The Miracle of Dunkirk 

The Miracle of Dunkirk 

US #940 was issued to honor all those that served in WWII.

On June 4, 1940, over 338,000 Allied troops were evacuated from the beaches of Dunkirk after being cut off and surrounded there for weeks.

After Germany invaded Poland in September 1939, the United Kingdom sent the British Expeditionary Force to help defend France.  There they fought alongside the Belgian Army and the French First, Seventh, and Ninth Armies.

US #907 was issued to raise US support for the war.

On May 10, 1940, Germany invaded Belgium and the Netherlands as part of the Manstein Plan to invade France.  While one part of the German force attacked Belgium, another drove toward the English Channel.  As the Germans closed in on the Allies, their governments began planning what to do next.  Upon discovering that the French didn’t have any troops stationed between the Germans and the sea, they realized that the best option would be to evacuate them across the English Channel.  This meant they would need to start withdrawing to Dunkirk because it was the closest spot with good ports and the longest sand beach in Europe.

The British began planning the evacuation, known as Operation Dynamo, on May 20.  That same day, they sent a commander to Dunkirk to start evacuating some of the men.  Low on food and water, the troops at Dunkirk were desperate to leave, and many officers that were ordered to stay behind snuck onto the boats.

US #907 – Classic First Day Cover.

By May 24, the Germans captured the port of Boulogne and surrounded Calais and just one British battalion stood between them and Dunkirk.  That same day, the German Fourth Army commander issued a halt order for the panzer units, as he worried they would get stuck in the marshes around Dunkirk.  Hitler supported the order, which many consider to be one of the greatest German mistakes of the war.  With the German advance halted, the Allies had time to build up defenses and finish preparing for the evacuation.  On May 26, Hitler ordered the panzers to advance, but several units waited an additional 16 hours before they started their attack.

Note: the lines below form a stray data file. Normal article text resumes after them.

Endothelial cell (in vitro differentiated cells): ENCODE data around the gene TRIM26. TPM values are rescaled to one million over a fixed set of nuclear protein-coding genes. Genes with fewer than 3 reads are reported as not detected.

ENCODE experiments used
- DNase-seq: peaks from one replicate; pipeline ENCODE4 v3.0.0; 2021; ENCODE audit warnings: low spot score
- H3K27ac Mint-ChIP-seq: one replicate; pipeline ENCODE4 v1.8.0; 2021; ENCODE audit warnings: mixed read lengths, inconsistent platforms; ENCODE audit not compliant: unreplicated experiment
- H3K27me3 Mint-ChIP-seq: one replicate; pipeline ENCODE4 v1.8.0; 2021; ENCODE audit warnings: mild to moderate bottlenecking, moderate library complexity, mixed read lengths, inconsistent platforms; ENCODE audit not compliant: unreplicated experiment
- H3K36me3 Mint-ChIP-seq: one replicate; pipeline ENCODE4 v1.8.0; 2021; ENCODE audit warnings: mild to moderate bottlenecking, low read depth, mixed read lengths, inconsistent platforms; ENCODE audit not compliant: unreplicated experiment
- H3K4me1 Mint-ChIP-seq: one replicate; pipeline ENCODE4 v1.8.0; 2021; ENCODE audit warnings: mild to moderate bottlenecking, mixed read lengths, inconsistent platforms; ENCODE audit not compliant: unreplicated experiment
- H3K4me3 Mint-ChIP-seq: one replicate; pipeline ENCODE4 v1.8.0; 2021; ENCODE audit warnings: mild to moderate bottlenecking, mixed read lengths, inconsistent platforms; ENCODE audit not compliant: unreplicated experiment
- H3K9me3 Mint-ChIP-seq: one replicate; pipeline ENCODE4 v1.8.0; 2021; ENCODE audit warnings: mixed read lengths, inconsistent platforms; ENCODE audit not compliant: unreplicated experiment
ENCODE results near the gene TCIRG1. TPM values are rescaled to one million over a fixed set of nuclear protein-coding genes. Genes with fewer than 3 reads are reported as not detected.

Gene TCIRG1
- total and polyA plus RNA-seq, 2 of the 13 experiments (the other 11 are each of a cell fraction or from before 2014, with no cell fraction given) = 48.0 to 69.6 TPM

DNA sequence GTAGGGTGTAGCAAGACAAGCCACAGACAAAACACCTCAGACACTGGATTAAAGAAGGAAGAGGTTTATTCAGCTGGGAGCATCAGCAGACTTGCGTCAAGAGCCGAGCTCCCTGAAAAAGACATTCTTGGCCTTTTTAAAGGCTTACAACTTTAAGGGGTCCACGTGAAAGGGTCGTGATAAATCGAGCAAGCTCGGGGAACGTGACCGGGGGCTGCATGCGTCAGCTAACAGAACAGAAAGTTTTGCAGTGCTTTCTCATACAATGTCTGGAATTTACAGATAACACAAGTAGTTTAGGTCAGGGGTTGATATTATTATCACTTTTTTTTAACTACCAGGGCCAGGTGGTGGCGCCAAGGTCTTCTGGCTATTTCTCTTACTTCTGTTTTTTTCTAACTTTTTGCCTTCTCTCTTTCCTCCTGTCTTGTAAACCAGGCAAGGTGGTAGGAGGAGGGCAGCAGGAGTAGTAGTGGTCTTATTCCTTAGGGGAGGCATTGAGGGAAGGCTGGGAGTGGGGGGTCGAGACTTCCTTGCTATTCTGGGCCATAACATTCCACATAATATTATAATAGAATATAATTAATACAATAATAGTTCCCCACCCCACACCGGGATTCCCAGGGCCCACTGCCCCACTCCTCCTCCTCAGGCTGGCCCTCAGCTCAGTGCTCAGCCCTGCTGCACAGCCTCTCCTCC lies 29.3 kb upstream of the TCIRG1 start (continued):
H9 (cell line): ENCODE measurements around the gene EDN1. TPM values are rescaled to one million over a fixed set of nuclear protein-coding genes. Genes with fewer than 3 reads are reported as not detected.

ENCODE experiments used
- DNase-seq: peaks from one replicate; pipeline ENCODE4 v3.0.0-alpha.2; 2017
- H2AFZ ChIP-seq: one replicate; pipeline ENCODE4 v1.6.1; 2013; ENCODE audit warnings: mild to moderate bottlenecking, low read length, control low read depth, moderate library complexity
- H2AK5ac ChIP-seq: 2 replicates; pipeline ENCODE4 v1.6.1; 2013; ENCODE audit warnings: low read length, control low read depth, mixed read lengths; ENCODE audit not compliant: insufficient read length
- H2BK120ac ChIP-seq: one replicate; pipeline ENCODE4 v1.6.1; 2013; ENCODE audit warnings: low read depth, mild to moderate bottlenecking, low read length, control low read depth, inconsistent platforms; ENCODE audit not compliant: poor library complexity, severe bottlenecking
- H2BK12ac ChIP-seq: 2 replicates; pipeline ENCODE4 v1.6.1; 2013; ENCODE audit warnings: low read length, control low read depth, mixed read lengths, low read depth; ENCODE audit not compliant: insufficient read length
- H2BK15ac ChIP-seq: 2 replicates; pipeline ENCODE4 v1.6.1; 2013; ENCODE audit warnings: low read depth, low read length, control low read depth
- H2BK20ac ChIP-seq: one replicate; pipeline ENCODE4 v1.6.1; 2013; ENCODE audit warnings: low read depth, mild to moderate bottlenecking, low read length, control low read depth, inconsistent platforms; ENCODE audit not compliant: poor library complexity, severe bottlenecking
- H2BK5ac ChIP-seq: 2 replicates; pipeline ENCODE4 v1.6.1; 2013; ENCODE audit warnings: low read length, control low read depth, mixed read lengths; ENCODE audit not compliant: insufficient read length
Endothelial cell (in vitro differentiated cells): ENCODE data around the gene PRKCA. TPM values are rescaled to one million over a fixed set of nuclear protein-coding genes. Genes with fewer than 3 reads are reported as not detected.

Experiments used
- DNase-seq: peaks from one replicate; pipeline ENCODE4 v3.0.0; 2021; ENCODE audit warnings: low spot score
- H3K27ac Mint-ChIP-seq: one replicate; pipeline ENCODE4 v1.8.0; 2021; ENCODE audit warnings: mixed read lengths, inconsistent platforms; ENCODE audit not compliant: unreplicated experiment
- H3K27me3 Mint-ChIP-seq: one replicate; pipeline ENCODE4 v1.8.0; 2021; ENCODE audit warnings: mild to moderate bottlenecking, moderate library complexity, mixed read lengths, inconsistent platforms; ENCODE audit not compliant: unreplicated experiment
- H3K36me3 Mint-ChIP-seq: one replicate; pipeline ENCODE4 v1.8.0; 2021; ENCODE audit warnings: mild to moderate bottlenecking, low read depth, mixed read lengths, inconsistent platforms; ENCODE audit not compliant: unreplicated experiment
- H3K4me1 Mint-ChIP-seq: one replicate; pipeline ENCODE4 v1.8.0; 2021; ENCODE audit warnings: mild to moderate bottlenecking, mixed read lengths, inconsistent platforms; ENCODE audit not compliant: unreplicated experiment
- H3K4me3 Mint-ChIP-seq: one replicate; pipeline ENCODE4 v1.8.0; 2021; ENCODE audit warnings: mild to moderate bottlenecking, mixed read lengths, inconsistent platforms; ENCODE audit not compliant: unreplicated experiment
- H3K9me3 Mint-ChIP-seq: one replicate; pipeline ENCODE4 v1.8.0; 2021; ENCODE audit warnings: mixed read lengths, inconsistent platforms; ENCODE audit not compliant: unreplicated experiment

Item #MXM006 – Collection of US and Worldwide stamps and First Day Covers honoring World War II.

Just before 7 p.m. on May 26, Winston Churchill gave the order for Operation Dynamo to begin (28 men had already been evacuated in the days before).  On that first day, 7,669 men were evacuated.  The next day, one cruiser, eight destroyers, and 26 other craft arrived to aid in the first full day of evacuations.  Naval officers searched nearby boatyards to find smaller boats that could transport the men from the beach to the larger ships.  They also put out a request for more boats, and by May 31 another 400 small boats arrived to aid in the evacuation.

 
US #2559/2981 – Complete set of 5 WWII 50th anniversary sheets.

Throughout the early days of the evacuation, the German Luftwaffe bombed the town and docks.  These knocked out the water supply and claimed 1,000 civilian lives.  The Luftwaffe’s orders had been sent out without being coded, so the British knew of the attack and sent in the Royal Air Force to fight back.  Meanwhile, in other areas, pockets of French and Belgian troops were surrounded and forced to surrender as they ran out of food, water, and ammunition.

Item #M7930 pictures the legendary aircraft of WWII.

The evacuations continued for several days, until June 4, when the last of the 338,226 soldiers were evacuated.  During the course of the battle, over 61,000 Allied troops were killed or wounded and 35,000 were captured.  The same day the evacuation ended, Winston Churchill addressed the House of Commons.  In his famed speech, he said, “We shall go on to the end.  We shall fight in France, we shall fight on the seas and oceans, we shall fight with growing confidence and growing strength in the air, we shall defend our island, whatever the cost may be.  We shall fight on the beaches, we shall fight on the landing grounds, we shall fight in the fields and in the streets, we shall fight in the hills; we shall never surrender.”